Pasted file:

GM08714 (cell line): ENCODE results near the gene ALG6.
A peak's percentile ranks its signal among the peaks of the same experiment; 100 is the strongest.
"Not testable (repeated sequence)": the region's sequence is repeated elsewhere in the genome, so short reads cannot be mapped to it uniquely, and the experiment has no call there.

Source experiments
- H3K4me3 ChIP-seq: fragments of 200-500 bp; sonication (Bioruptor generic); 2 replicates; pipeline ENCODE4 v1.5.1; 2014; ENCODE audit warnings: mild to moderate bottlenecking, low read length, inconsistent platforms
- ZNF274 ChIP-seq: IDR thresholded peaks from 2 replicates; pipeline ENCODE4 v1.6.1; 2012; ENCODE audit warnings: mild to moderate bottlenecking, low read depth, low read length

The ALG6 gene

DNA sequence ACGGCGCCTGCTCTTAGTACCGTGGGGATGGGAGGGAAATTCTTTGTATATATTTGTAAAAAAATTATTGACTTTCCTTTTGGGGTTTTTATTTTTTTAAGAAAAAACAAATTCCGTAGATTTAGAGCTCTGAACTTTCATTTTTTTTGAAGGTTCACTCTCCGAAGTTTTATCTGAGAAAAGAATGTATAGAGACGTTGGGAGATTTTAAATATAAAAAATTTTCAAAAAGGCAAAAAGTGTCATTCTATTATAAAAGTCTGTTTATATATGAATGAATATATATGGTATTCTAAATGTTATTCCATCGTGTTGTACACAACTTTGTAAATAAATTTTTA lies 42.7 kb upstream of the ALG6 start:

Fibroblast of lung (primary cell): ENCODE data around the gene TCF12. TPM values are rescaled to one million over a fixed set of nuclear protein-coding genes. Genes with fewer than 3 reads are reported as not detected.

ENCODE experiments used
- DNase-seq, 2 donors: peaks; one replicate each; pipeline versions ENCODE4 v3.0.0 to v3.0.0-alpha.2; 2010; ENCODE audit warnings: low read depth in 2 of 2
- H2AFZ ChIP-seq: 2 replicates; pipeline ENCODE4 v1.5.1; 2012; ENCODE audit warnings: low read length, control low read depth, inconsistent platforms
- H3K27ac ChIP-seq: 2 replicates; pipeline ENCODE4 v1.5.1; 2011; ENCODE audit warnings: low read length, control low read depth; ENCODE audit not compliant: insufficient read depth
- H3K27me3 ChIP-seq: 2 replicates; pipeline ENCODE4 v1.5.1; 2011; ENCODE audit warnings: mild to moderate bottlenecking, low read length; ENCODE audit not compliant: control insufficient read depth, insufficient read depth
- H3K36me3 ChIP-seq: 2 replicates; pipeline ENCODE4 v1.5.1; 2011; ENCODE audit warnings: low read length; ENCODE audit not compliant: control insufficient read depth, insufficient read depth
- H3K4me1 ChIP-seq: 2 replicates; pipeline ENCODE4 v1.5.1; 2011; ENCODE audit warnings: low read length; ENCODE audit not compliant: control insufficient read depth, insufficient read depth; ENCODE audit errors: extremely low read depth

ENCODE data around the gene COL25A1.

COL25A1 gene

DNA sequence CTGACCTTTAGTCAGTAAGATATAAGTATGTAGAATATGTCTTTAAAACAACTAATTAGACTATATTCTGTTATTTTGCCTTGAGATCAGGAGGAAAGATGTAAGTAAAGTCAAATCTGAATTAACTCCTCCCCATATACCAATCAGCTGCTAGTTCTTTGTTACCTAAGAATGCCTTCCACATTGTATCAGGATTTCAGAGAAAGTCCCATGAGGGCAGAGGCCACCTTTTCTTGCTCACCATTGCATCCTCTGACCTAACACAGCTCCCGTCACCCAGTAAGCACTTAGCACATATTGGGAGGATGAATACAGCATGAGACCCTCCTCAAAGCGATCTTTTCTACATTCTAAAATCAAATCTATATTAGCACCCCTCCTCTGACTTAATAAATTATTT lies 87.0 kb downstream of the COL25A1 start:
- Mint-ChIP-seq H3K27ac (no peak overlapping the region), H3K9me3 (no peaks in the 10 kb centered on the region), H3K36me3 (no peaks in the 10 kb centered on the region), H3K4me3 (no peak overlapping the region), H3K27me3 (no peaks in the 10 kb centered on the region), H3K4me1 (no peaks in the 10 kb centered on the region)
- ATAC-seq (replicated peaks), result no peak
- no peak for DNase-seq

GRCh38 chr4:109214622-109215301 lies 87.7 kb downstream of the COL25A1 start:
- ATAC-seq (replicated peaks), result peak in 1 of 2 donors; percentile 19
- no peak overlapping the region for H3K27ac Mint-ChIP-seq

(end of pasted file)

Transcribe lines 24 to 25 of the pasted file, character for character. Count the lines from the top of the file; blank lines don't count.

- ATAC-seq (replicated peaks), result peak in 1 of 2 donors; percentile 19
- no peak overlapping the region for H3K27ac Mint-ChIP-seq